We know that student finance isn’t the most exciting of topics, but having to manage your money is something that affects almost every student. It is good to know early on how to prepare for budgeting as a student.
We spoke to some of our current students to find out about their experiences (including mistakes and blunders) managing their student finance and their top tips for prospective students for applying for student finance and managing their money whilst they are studying.
Making up our panel are:
- Jess is a third year, BSc(Hons) Biomedical Science student. She is living away from home in private, rented accommodation. She currently has a part-time job as a student ambassador at the University and has previously worked as a waitress at Manchester City and Manchester United.
- Rejoice, a third year psychology student, who is living at home whilst she is studying. She’s worked in part-time retail jobs whilst she has been studying.
- Sam who is currently in his 4th year of BA(Hons) Business, last year he undertook a sandwich (work placement) year working for Hays Recruitment. He is living at home whilst he is studying.
- And Chloe, a first year BSc(Hons) Ecology and Conservation student. Chloe is living in private halls. She currently has a part time job as a student ambassador.
What challenges have you had managing your finances as a student?
During my studies, I have found it hard to keep track of money and keep to a budget, as it was my first real experience of having an income and the excitement of having lots to spend was incredible. I found that I spent a lot more money than perhaps I should have on nights out.
It seems like a large amount of money, so you don’t bother to budget, which is a bad idea because you actually have to use it sensibly e.g budget/transport/food/supplies/rent as soon as you get your loan then you can do what you like with the rest knowing that all necessary expenses are covered.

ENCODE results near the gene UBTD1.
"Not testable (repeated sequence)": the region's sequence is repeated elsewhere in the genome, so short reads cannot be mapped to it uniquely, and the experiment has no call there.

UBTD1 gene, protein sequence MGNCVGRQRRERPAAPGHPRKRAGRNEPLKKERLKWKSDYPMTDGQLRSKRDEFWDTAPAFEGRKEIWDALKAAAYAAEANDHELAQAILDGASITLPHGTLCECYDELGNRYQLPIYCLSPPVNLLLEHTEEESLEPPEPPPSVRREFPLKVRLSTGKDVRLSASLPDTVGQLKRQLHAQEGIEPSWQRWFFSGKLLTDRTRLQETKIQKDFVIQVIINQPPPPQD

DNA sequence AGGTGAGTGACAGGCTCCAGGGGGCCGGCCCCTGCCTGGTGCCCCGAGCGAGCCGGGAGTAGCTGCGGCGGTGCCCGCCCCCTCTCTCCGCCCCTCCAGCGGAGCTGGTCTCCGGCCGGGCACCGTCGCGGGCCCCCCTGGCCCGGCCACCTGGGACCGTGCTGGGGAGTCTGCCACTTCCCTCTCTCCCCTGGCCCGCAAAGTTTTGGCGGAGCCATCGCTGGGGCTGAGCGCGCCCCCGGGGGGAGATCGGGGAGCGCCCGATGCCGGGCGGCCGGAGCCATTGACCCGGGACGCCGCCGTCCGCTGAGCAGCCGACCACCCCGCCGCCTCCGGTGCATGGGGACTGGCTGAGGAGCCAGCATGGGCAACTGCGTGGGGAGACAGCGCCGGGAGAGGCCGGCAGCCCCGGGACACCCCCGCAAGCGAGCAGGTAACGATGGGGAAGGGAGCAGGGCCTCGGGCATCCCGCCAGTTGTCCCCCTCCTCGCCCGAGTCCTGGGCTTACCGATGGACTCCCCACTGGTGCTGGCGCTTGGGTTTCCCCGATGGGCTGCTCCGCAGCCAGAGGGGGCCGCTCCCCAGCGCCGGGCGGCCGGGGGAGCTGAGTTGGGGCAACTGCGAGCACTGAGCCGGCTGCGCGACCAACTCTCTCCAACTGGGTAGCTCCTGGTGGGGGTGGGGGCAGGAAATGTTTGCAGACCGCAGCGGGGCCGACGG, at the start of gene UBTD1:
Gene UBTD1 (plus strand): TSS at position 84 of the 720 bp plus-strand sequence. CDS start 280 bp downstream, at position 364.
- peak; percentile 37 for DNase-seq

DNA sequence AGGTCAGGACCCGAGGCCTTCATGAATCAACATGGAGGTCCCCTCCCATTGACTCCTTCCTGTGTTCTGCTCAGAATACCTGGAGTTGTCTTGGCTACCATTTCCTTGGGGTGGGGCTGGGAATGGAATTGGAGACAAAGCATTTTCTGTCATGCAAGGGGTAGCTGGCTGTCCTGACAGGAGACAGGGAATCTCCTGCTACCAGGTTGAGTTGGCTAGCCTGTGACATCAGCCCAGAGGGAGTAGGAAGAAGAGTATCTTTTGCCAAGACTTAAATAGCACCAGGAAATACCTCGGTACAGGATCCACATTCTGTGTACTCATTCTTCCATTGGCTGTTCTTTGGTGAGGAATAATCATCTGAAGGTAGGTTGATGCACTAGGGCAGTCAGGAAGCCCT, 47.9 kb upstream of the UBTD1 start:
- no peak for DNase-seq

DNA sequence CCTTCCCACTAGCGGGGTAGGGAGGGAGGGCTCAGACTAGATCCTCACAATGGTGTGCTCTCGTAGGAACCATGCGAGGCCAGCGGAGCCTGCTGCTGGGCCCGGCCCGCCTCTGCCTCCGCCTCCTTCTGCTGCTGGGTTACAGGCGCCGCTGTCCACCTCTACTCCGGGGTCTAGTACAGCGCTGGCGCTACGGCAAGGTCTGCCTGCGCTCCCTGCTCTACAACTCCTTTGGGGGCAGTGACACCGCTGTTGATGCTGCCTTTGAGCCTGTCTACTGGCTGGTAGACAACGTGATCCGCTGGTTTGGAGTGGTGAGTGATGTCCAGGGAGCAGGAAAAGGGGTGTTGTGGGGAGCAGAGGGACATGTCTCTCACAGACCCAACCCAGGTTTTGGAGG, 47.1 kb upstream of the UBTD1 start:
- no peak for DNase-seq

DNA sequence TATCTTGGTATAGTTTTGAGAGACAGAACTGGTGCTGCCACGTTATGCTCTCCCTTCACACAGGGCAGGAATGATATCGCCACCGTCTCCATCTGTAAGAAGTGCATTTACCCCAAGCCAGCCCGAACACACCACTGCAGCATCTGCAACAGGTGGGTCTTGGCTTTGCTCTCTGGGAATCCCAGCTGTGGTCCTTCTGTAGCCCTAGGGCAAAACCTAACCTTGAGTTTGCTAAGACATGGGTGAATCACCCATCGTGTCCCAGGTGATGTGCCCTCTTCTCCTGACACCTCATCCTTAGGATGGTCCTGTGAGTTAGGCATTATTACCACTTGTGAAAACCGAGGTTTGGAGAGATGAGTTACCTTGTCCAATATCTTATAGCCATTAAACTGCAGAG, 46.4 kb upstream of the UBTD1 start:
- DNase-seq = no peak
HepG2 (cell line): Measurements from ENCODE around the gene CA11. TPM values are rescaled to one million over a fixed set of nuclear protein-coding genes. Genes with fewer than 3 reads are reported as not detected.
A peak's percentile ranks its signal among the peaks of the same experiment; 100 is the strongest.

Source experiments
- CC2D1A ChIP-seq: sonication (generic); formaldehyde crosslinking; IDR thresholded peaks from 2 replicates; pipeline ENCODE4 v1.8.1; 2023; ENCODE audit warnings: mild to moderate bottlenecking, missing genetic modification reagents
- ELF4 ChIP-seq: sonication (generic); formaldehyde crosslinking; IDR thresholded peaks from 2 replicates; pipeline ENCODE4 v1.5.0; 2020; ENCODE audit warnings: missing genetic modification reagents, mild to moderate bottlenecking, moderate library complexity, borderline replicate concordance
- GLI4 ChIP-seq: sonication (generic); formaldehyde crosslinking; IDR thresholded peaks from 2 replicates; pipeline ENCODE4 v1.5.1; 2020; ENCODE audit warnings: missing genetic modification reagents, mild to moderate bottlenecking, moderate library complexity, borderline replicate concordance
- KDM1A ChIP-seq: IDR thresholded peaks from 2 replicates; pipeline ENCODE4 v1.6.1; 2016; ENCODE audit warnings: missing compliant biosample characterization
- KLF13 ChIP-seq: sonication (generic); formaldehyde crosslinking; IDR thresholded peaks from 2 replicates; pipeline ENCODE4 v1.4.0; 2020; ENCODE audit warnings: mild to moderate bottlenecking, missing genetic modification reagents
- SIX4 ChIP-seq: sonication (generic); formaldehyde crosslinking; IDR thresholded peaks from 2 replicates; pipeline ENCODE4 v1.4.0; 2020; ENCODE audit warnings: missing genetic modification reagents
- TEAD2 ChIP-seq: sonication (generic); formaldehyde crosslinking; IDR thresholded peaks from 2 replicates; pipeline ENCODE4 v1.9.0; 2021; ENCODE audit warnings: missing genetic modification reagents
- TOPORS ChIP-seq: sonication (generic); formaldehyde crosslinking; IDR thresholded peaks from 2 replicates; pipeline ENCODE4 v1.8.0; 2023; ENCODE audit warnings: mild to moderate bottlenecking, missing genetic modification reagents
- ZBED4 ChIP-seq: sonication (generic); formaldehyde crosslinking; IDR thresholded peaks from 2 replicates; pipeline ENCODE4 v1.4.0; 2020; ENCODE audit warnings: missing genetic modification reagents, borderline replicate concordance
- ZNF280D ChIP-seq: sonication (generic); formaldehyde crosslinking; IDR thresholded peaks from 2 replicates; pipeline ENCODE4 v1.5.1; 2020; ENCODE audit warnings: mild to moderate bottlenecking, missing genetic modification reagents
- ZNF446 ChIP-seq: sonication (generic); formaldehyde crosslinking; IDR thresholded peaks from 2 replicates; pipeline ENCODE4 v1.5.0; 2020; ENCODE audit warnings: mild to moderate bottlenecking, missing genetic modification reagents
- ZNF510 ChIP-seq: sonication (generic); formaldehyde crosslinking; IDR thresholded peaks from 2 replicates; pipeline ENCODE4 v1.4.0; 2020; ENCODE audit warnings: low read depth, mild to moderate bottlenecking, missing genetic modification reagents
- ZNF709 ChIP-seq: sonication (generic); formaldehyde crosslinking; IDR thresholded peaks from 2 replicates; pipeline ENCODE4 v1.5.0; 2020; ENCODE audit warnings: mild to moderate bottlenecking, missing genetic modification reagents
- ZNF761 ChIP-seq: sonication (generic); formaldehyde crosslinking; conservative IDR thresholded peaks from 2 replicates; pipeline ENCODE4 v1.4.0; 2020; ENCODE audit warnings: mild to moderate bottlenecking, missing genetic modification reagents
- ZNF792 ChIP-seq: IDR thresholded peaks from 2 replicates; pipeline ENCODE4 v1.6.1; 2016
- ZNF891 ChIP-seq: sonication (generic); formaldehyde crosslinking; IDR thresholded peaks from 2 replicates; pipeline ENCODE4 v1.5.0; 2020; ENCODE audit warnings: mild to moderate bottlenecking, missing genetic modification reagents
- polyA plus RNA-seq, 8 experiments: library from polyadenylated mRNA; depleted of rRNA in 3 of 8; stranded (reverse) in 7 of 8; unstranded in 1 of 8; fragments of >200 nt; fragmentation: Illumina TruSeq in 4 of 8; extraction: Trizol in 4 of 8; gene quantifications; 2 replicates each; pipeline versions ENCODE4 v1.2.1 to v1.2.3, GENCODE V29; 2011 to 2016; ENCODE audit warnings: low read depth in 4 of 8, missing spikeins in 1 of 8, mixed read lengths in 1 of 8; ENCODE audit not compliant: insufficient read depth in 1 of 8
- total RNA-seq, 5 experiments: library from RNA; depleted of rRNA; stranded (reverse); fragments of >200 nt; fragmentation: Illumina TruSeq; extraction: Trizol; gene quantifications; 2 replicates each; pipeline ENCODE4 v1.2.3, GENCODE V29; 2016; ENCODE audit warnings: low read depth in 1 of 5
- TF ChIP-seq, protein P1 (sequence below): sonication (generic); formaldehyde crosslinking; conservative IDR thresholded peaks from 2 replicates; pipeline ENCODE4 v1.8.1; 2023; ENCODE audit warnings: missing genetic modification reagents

The biggest financial challenge I have encountered during my time at university is having to pay a deposit for my second year home which I had not planned for. In order to secure the accommodation I wanted for my second year of study, I had to pay a large deposit which I wouldn’t have been able to afford if it weren’t for my 0% interest student overdraft. It is worth bearing in mind that you are likely to have to pay a deposit for your second year home during your first year and you should therefore try to budget for it in advance.
How are you able to manage your time between working at a part-time job and studying?
My course is great in the fact that it is quite flexible. During all 3 years of the course, I have had at least 1 day off per week that I have been able to work. I am also able to work at the weekends, provided I have spent enough time on uni work during the weekday evenings. To help me manage my time, I create a monthly timetable to organise work, Uni and extra-curricular activities as well as those all-important trips home.
I believe that saying no to extra shifts/hours while working is important as this can encroach on possible study days and time in university. It may be difficult to do so but your studies should be always be your focus.